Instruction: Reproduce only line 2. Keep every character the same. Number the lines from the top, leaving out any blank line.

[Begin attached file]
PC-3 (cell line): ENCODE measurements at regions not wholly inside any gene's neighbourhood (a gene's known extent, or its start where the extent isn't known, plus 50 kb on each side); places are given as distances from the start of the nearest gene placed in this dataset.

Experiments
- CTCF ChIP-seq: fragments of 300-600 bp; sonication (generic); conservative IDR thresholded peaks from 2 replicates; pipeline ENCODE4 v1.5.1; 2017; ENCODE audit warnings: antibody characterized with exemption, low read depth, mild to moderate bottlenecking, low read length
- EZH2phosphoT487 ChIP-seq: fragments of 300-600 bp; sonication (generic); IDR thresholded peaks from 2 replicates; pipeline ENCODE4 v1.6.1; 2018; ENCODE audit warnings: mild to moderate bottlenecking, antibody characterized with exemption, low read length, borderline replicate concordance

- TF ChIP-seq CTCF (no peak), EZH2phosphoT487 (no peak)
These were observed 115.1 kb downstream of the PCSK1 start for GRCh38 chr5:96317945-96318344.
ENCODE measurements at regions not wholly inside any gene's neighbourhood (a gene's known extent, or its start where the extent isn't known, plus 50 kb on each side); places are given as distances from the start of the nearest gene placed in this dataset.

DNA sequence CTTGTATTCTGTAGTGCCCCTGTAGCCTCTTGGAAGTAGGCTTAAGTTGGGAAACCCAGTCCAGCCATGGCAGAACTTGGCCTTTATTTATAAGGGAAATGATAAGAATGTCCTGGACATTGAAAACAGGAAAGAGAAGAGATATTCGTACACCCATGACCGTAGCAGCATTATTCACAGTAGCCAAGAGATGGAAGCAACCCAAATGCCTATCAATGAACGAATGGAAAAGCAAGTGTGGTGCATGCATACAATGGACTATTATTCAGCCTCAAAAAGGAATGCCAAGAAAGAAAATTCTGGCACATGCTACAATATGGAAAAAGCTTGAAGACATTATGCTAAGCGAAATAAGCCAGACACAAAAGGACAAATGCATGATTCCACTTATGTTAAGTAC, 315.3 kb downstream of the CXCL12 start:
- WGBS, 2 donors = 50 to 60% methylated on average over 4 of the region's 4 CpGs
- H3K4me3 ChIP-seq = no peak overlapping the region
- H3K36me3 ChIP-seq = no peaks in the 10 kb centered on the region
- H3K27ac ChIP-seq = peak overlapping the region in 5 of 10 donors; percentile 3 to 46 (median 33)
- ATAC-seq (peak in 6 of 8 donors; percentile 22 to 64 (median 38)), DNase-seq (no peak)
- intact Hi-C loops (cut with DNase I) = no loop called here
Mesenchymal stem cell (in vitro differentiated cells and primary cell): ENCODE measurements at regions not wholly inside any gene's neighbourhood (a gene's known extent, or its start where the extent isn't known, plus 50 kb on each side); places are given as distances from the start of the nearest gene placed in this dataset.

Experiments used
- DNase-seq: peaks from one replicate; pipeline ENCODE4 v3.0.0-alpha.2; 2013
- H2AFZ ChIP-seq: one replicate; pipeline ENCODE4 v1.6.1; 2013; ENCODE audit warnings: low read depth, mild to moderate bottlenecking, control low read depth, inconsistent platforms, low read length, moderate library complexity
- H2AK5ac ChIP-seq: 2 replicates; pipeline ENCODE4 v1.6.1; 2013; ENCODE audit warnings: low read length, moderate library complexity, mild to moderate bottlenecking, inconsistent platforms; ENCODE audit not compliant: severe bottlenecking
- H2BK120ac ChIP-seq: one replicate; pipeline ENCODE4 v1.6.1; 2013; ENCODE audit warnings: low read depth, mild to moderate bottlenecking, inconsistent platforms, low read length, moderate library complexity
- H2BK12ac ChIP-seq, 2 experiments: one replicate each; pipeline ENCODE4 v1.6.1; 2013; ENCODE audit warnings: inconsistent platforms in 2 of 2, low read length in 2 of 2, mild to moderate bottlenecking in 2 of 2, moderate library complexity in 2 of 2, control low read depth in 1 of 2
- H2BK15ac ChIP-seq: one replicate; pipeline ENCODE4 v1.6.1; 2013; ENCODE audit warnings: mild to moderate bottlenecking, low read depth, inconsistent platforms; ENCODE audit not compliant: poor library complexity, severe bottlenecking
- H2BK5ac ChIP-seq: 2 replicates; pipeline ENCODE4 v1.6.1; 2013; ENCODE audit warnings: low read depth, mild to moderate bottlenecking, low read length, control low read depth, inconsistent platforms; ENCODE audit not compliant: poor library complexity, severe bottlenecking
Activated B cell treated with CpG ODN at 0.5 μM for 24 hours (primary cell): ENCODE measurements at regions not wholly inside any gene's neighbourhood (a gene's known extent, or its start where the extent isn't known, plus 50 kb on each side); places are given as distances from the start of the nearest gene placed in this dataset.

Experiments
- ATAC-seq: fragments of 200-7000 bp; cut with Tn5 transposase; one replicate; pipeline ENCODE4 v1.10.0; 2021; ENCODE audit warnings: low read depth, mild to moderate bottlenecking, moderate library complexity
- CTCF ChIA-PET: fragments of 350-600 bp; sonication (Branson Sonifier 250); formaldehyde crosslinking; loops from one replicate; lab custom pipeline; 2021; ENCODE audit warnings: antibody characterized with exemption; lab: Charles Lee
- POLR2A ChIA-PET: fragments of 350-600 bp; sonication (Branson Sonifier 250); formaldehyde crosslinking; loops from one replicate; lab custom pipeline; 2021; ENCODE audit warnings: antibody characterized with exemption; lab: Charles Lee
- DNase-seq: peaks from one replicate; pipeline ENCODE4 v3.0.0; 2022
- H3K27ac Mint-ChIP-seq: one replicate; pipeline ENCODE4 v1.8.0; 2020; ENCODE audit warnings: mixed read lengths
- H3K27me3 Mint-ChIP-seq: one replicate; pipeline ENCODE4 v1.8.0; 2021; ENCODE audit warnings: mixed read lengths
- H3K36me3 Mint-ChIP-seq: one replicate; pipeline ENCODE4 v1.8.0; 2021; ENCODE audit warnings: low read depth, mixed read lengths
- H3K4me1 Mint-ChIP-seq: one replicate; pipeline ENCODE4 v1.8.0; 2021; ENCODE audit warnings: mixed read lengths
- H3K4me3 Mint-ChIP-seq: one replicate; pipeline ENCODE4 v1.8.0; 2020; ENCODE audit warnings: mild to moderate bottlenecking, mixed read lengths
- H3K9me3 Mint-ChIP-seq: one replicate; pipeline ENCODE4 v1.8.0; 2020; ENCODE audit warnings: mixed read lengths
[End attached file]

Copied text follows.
Experiments